Andrew J. Majda will receive the AMS Leroy P. Steele Prize for Seminal Contribution to Research. He is honored for two pioneering and seminal papers that appeared in 1983 in the area of partial differential equations.
One of the world's leading mathematicians, Andrew Majda has made ground-breaking, fundamental contributions to modern applied mathematics by merging asymptotic methods, numerical methods, physical reasoning, and rigorous mathematical analysis. His theoretical work in the study of partial differential equations has been deep and influential. Moreover, he has applied his theoretical insights to a diverse range of practical problems in scattering theory, shock waves, combustion, incompressible flow, vortex motion, turbulent diffusion, and atmosphere ocean science. As a result, Majda's work has had a significant impact in several areas of science and engineering.
The Steele Prize honors two of Majda's papers: "The existence of multidimensional shock fronts" and "The stability of multidimensional shock fronts," both of which appeared in the Memoirs of the AMS in 1983. The results in those papers also appear in his book Compressible Fluid Flows and Systems of Conservation Laws in Several Space Variables, published in 1984 by Springer-Verlag.
This work concerns multidimensional systems of conservation laws, which are fundamental in fluid mechanics. Because the partial differential equations that arise here develop singularities and shocks, the equations are especially difficult to analyze. Majda's papers were written at a time when research in this area was extremely active but focused mainly on the one-dimensional case or on solutions with special symmetries. Majda's papers "pioneered the expansion to the multidimensional case by providing the first rigorous treatment of the existence and stability of multidimensional shock fronts," the citation says. Majda's "tour de force" analysis "revealed a number of new instability phenomena that are not present in the one-space-dimensional case. This work ... immediately became classic". To date, it remains the only available complete and general result about multi-dimensional systems.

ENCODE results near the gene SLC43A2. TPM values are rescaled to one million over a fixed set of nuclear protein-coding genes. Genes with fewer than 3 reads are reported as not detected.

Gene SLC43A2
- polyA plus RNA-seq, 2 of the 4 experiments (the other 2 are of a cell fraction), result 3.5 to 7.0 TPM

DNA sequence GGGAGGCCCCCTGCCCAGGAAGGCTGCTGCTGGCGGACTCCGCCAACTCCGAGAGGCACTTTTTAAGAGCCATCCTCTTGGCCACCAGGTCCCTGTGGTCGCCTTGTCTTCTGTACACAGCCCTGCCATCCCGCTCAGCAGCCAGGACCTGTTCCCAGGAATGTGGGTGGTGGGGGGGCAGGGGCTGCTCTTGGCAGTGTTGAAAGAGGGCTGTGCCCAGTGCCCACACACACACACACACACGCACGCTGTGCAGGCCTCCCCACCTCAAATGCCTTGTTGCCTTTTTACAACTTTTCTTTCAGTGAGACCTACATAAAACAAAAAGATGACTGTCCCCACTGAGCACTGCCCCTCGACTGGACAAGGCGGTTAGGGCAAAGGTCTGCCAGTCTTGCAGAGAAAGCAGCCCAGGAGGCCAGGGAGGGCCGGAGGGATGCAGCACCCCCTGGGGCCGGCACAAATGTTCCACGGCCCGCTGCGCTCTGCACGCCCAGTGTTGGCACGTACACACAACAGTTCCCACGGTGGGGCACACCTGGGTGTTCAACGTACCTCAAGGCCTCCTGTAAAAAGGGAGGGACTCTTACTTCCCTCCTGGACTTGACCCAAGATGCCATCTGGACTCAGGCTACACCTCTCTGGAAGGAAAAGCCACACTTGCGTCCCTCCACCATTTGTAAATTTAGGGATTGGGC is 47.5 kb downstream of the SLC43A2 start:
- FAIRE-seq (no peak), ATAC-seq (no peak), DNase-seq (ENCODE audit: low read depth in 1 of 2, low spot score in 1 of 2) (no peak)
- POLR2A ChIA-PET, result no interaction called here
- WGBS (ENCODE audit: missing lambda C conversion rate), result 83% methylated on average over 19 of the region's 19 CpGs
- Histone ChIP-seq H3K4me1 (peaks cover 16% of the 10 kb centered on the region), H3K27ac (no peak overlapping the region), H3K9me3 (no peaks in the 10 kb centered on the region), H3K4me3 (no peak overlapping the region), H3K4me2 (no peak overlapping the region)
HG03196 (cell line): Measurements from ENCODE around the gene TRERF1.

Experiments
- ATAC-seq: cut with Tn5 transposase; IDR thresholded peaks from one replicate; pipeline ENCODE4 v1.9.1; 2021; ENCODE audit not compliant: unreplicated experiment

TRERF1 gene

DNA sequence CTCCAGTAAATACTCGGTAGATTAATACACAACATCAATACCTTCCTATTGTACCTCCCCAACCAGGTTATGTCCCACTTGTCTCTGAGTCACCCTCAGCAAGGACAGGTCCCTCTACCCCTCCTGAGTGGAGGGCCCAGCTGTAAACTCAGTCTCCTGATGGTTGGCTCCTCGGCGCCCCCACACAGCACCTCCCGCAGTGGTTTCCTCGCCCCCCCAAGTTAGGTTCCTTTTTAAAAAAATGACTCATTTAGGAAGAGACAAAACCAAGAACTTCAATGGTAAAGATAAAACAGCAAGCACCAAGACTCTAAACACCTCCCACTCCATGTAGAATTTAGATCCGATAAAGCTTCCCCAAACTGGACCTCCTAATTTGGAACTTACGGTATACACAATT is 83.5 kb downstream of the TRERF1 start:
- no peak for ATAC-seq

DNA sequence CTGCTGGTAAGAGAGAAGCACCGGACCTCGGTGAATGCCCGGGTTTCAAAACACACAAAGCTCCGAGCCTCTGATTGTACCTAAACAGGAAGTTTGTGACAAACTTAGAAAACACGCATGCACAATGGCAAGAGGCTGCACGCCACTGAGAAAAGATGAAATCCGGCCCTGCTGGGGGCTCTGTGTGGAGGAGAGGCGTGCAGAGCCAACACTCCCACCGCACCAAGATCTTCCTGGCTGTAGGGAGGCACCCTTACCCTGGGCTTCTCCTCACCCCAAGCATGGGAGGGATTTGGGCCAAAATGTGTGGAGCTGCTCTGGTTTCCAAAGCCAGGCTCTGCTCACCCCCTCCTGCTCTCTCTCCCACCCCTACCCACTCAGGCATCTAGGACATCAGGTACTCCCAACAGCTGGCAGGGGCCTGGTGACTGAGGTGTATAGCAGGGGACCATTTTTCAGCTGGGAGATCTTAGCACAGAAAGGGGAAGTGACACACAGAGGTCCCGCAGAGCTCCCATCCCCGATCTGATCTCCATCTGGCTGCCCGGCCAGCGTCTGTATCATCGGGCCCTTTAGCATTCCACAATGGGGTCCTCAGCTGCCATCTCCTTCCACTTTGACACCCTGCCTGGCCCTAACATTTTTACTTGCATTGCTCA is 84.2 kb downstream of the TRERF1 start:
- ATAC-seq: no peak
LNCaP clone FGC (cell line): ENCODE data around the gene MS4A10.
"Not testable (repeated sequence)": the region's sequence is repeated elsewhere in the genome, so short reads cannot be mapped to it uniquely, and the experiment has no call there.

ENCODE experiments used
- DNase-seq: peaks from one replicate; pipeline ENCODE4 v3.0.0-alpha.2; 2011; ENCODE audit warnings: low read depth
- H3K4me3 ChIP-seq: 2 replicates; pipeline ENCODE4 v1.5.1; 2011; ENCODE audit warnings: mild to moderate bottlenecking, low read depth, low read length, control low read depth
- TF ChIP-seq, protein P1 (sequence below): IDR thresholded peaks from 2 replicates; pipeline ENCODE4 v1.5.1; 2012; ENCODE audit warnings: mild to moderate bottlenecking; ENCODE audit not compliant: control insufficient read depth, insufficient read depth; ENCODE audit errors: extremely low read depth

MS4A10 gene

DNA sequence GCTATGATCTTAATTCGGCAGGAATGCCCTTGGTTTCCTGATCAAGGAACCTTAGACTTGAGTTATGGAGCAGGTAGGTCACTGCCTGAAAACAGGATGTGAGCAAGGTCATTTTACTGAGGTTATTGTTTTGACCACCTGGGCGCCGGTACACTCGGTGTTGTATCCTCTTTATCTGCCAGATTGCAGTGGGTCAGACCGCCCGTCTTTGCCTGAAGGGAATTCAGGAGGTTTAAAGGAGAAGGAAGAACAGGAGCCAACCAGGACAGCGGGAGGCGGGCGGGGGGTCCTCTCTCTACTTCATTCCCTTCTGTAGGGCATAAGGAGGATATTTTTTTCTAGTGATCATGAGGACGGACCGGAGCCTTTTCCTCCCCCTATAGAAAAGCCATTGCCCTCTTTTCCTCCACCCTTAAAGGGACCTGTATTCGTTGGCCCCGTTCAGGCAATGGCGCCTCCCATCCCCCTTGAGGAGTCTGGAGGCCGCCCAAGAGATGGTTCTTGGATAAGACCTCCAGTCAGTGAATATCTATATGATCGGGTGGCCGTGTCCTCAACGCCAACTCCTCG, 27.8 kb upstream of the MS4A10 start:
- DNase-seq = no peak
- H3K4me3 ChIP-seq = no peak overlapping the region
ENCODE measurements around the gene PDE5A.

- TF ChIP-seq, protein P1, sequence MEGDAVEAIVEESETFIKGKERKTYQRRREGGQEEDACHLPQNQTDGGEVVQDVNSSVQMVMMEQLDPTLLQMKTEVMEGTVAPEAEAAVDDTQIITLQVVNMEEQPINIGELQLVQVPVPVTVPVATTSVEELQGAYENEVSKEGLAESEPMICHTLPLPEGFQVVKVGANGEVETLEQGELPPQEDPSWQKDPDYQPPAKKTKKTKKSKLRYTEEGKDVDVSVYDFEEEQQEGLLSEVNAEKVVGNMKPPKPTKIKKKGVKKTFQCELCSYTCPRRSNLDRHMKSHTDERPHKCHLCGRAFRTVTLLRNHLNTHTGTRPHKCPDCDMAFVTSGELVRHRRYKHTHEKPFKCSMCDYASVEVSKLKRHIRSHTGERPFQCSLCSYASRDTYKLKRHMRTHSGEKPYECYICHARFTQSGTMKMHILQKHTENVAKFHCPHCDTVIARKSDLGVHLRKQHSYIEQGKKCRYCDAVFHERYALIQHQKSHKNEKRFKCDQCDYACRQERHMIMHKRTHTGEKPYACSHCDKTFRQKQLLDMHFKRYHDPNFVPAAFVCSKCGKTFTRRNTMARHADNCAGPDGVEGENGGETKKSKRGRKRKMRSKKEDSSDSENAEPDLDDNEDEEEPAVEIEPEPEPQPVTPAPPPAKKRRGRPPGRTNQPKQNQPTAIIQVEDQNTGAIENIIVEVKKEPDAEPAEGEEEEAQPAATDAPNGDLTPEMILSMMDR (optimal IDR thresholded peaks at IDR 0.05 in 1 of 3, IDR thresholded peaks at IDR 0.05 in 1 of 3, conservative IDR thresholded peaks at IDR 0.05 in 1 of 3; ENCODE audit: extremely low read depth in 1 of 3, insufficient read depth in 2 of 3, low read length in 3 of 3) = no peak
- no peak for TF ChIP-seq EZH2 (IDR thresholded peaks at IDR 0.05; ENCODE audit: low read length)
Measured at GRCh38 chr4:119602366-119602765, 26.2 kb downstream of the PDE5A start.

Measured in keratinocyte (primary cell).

Majda's work has been honored with several other prizes, including the John von Neumann Prize of the Society of Industrial and Applied Mathematics (SIAM) (1990), the National Academy of Sciences Prize in Applied Mathematics (1992), the AMS-SIAM Wiener Prize (2013), and the Lagrange Prize of the International Council for Industrial and Applied Mathematics (2015). He was named a Fellow of the AMS in 2013.
Majda is the Samuel F. B. Morse Professor of Arts and Sciences at the Courant Institute of Mathematical Sciences at New York University. Over the past several years at the Courant Institute, Majda has created the Center for Atmosphere Ocean Science to promote cross-disciplinary research that uses modern applied mathematics in climate modeling and prediction.
Presented annually, the AMS Steele Prize is one of the highest distinctions in mathematics. The prize will be awarded on Thursday, January 7, 2016, at the Joint Mathematics Meetings in Seattle.
Find out more about AMS prizes and awards at http://ams.
Founded in 1888 to further mathematical research and scholarship, today the American Mathematical Society fulfills its mission through programs and services that promote mathematical research and its uses, strengthen mathematical education, and foster awareness and appreciation of mathematics and its connections to other disciplines and to everyday life.